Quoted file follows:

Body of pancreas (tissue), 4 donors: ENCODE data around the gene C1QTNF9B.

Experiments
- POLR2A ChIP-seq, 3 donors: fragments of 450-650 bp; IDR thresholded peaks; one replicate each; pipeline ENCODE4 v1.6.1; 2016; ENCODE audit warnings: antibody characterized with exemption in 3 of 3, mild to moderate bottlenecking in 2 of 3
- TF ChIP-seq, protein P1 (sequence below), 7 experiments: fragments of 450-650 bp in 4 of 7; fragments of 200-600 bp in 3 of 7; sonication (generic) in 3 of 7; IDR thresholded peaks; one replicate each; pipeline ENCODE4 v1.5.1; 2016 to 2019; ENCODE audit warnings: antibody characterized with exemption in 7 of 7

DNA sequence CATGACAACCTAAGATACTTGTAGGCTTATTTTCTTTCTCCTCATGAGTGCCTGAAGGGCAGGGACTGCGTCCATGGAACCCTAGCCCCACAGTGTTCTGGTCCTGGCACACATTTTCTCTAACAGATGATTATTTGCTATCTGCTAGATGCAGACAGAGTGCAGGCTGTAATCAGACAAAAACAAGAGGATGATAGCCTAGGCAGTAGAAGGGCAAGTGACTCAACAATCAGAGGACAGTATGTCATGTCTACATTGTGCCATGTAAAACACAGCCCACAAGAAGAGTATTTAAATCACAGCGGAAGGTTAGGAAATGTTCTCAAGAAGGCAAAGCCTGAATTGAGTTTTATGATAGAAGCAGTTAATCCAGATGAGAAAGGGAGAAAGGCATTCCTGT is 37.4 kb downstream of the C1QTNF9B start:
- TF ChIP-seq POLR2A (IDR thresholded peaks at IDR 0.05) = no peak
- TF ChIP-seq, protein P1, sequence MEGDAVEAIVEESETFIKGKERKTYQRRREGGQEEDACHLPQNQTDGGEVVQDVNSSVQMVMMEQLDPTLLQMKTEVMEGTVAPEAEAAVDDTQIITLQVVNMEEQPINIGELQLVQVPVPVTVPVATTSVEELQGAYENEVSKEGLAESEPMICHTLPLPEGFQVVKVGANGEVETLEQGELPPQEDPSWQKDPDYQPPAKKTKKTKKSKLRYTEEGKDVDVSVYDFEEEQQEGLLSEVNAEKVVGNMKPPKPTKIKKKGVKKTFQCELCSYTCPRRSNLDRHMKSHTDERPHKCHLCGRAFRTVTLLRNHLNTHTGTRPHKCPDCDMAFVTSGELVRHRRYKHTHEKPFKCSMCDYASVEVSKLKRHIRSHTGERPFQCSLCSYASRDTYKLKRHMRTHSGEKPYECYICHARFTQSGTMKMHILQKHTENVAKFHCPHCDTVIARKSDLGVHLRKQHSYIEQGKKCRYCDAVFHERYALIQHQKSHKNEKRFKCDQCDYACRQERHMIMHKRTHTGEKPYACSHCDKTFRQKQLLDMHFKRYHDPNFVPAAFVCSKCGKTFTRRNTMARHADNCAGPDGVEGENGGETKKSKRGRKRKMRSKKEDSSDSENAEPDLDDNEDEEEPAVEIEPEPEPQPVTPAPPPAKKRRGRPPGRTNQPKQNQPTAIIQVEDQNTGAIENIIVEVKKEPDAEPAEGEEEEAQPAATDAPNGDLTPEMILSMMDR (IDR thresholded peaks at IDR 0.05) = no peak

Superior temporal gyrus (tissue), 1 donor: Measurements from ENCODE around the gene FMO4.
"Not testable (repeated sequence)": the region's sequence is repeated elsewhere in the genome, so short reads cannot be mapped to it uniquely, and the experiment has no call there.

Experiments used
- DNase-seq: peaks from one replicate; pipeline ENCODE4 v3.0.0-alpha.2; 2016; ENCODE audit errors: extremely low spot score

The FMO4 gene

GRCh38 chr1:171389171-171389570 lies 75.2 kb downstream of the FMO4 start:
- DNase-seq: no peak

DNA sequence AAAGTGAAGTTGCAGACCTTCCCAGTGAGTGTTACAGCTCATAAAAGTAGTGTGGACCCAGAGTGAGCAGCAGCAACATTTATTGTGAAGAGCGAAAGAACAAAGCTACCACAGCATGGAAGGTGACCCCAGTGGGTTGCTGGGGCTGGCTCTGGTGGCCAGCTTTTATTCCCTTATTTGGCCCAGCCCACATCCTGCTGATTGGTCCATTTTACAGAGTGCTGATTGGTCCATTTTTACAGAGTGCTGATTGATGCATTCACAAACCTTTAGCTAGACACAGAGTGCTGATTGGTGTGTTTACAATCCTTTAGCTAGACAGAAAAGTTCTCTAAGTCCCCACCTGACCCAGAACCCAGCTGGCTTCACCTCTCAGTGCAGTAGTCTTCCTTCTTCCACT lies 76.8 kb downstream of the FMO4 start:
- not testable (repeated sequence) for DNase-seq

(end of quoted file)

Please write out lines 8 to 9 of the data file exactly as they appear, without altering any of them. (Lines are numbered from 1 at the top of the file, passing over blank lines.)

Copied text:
Superior temporal gyrus (tissue), 1 donor: Measurements from ENCODE around the gene FMO4.
"Not testable (repeated sequence)": the region's sequence is repeated elsewhere in the genome, so short reads cannot be mapped to it uniquely, and the experiment has no call there.